The immediate question raised by the identification of two models would seem to be, which is better? But that question will have to wait for another day. Suffice it to note, for the record, that this note writer has considerable sympathy for Mann J’s argument (contra the uber-dominant model) that this abstract notion of loss is the better one. In particular it allows us to understand why, like here, it is not only possible but desirable to grant substantive [i.e. not nominal], compensatory [i.e. not vindicatory] damages to claimants whose privacy has been violated, regardless of whether or not they are out of pocket or aggrieved because of the wrong they have suffered (§115: ‘The absence of distress does not that mean that there was any the less an invasion of privacy’; §132: ‘Damages awarded to reflect the infringement are not vindicatory in the sense of Lumba. They are truly compensatory’). This is because privacy is a valuable good in itself, the very reason why the law protects it in the first place.
Rather the point pressed for in this note is one that should be easier to agree upon, namely, that whatever their merits or demerits these two models are grounded in incompatible logics. They are therefore alternatives that cannot and should not be combined. On a principled level, combining them would amount to adding oranges and apples, right-violations and the deleterious consequences thereof, which is impermissible. Practically it would mean counting the same injury twice, which is equally impermissible for obvious reasons.
Let us unpack this argument. If the law compensates the ‘right-diminution’ it should not also compensate for the economic loss that flows from it (by ‘loss’ here is meant the direct or immediate loss, consequential loss being a different story altogether). Robert Stevens’ example of substitutive damages for a smashed car (R. Stevens, Torts and Rights (OUP 2007), p. 61) applies here, even though Prof. Stevens was trying to make a rather different point: if it costs £2,000 to repair the car, the claimant cannot get £2,000 for the diminution of his property right (the value of the infringement being determined with reference to the cost of repair) and then another £2,000 for the economic loss he has suffered: that is evidently the same injury looked at from two different angles.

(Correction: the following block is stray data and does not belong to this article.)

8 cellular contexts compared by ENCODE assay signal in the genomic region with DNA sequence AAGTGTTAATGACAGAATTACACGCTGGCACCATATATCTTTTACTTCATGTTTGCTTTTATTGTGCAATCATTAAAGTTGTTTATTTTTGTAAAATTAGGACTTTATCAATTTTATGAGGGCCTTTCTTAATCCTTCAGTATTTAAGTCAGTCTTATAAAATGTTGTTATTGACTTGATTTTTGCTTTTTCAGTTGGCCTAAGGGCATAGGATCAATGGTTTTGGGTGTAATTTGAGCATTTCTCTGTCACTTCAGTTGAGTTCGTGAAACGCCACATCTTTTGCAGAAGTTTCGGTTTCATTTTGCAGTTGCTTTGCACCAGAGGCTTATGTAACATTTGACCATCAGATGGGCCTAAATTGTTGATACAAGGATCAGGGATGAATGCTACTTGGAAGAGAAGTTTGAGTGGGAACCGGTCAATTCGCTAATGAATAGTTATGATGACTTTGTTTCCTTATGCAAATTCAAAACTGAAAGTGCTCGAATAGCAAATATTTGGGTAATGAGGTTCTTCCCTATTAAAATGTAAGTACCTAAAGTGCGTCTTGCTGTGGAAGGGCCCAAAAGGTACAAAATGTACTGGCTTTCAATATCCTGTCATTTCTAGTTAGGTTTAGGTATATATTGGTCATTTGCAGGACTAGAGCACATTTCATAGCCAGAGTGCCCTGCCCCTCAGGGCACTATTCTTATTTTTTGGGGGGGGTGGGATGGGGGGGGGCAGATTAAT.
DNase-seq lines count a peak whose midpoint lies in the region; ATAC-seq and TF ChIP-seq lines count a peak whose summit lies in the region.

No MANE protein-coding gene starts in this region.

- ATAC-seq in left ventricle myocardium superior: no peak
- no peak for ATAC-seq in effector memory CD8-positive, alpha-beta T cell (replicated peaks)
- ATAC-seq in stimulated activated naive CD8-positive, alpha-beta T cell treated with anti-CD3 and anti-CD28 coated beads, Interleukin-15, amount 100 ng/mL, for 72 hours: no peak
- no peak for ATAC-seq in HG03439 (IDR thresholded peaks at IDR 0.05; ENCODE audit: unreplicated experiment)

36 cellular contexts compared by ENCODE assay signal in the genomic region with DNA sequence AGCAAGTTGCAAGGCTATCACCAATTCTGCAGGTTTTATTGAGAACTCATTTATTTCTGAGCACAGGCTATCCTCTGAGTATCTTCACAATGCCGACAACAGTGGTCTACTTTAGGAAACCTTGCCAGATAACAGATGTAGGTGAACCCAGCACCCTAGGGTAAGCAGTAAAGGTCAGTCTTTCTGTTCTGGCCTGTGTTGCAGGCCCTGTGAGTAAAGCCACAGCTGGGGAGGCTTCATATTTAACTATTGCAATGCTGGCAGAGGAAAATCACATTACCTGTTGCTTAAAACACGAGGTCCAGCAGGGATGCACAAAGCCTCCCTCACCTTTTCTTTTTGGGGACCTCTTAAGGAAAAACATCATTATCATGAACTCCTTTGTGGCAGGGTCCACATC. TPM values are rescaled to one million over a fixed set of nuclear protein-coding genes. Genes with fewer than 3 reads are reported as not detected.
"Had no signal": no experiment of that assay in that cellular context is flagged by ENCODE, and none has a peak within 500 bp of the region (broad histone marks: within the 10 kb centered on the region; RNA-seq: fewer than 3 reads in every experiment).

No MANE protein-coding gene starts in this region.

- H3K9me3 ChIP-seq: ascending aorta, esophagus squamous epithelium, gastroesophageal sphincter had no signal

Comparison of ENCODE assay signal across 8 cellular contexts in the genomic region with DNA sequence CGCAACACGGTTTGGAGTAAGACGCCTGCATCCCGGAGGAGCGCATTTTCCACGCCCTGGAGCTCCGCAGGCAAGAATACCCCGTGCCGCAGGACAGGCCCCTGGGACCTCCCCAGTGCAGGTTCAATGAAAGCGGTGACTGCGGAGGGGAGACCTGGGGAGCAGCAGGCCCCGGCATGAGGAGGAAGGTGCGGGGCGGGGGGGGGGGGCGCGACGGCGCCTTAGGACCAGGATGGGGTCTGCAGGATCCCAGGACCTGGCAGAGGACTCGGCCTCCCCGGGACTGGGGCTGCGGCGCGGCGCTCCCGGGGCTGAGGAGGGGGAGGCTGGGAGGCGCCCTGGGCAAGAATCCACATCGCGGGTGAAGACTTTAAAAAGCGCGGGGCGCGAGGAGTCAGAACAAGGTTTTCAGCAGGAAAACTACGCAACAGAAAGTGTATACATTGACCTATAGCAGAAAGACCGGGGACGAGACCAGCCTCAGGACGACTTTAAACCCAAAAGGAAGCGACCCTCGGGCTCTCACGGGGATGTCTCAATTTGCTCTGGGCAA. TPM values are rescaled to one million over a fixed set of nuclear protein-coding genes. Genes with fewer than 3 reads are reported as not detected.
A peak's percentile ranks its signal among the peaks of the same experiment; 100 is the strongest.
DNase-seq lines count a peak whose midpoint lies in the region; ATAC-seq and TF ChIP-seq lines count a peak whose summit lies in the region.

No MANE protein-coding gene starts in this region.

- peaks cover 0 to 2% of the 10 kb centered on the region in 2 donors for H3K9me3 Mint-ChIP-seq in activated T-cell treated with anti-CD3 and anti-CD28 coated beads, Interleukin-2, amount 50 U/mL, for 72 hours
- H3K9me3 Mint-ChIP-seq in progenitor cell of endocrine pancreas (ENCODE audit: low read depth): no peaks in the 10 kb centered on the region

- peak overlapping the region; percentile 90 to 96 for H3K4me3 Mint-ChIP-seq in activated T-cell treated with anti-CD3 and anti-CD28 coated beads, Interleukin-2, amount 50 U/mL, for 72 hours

This is easy to see because values are fairly objective when the loss is pecuniary. It is more difficult to prove with distress but the principle at play is exactly the same. Leaving aside the red herring of aggravated damages (which are now widely, and rightly, regarded as compensatory for a separate injury), the distress and the right-invasion are the same loss.
Again, physical injury is a better starting point because it has this concrete character which breach of privacy lacks. Thus, we know from the judicial Guidelines that ‘total loss of taste and smell’ should lead to compensatory damages ‘in the region of £28,000’ (Judicial College, Guidelines for the assessment of general damages in personal injury cases (12th ed, OUP 2013), p. 8): but is that compensation for distress/PSLA or is it compensation for the physical injury suffered by the claimant (i.e. the infringement of his bodily integrity)? The language of courts and scholars constantly moves between the two. The only possible answer is that it is both at the same time, looked at from different perspectives. The important point, which should not be controversial, is that there is one injury at play, not two.